Let’s dive right in, shall we? The issue at hand is, while using the Enterprise Report Writer (otherwise known as ERW, or RDA for you old schoolers like me) the message, “The GBSPEC file is missing. Would you like to create a new one?” hits the screen and stops you dead in your tracks.

Now if you’re like me, at this point you normally would groan and use some creative phrasing to describe your feelings for the machine in front of you. Don’t be shy; it’s OK to admit you’ve done it. I have too. But let’s be honest about a few things. It’s really not the computer’s fault (though I like to blame it anyway just to make myself feel better). Chances are it’s something that was done in the not so distant past that caused you to get this message and it may be something you don’t even realize.


Are you an EnterpriseOne 8.10 or 8.11 user who plans on upgrading to the EnterpriseOne Tools 8.96 release? If you are, you could be in for some surprises that could be unpleasant if you’re not adequately prepared.

Don’t get me wrong…I’m not saying that EnterpriseOne 8.10 and 8.11 users should avoid Tools 8.96, as it works perfectly well with these releases. You should know, however, that Oracle really engineered the latest Tools release with EnterpriseOne 8.12 in mind. For instance, Tools 8.96 can generate Java Serialized Objects from EnterpriseOne 8.12 specifications on the fly (with some limitations). If you run Tools 8.96 on Enterprise 8.10 or 8.11, however, you have to install and configure a web generator to generate the JSOs manually. Unfortunately, Oracle does not provide thorough documentation for how to properly install and configure the web generator on these two earlier releases.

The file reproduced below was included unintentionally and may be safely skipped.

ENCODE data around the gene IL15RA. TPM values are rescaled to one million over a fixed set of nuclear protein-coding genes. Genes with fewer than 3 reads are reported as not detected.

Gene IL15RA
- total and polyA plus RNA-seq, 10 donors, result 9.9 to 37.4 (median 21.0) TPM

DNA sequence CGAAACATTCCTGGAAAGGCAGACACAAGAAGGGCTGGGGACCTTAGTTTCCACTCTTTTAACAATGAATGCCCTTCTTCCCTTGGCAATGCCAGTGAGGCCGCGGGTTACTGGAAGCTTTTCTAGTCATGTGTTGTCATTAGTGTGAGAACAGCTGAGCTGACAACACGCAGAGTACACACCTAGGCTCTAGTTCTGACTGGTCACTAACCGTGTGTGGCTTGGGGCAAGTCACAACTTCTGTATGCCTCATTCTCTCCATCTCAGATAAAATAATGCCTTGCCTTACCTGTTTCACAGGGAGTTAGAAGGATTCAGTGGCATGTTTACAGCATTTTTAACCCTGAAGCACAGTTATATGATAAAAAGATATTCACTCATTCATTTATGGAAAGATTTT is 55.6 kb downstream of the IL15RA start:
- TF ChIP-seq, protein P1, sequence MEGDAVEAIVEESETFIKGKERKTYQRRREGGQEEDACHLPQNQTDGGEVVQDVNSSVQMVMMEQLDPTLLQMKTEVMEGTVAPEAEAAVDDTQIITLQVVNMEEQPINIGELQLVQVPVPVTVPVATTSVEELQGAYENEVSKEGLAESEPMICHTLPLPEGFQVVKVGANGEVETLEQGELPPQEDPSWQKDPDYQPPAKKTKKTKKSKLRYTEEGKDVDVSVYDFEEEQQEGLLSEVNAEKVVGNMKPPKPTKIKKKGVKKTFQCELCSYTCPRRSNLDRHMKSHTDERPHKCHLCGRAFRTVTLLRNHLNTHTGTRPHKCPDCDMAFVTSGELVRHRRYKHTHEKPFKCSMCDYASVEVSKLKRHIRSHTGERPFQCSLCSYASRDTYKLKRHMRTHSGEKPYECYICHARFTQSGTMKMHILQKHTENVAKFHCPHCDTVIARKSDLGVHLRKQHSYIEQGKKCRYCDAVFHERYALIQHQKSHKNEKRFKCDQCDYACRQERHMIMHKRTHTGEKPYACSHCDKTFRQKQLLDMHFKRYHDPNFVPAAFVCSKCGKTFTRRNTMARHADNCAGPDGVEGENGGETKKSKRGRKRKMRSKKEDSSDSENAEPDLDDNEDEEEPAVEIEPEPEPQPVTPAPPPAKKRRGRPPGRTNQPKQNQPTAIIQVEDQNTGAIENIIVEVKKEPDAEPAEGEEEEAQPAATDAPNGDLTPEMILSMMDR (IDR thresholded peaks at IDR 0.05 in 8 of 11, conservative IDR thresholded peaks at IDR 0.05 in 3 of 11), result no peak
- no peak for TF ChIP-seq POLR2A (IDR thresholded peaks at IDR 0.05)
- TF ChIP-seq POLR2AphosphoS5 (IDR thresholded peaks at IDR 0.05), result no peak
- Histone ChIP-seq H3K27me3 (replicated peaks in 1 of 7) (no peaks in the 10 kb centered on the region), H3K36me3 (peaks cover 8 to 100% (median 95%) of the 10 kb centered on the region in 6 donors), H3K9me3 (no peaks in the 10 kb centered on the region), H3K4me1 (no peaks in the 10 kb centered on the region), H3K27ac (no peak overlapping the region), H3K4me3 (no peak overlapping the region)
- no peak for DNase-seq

If you run EnterpriseOne and are finding that your pre-payroll processing runs are coming up with incorrect figures, you are not alone. Our consultants have noticed that a number of EnterpriseOne shops are having similar problems with their pre-payroll runs. The errors do not seem to be restricted to any particular server or software platform, as some of the afflicted sites run on Intel systems and Microsoft’s SQL Server while others run on IBM’s System i and DB2.


A few weeks ago, I posted an article about a tool I’ve created that makes it easier for EnterpriseOne and World users to balance their general ledger (GL) against perpetual inventory. I also posted a screen shot of the solution, which all of us at Andrews Consulting Group call RapidReconciler. The problem is, that screen shot is now obsolete! I’ve just completed work on a new interface for RapidReconciler that is much easier to use. Today, I’m going to share parts of that interface with you. I welcome any questions or feedback you might have about what I’ve done.


A couple of weeks ago, someone asked me, “We are upgrading to EnterpriseOne from World and have some programs that run on our AS/400 to extract data. Is there a way for us to call these programs from EnterpriseOne?” Upon hearing this question, I just smiled and thought, “Sure you can do that.” In fact, it is easier than most people would think. Just use the business function in EnterpriseOne called Execute External Program. This function lets developers call a program external to EnterpriseOne from within the EnterpriseOne architecture.

Sound difficult? It’s not, and here’s a step-by-step way to do it. I encourage you to try it.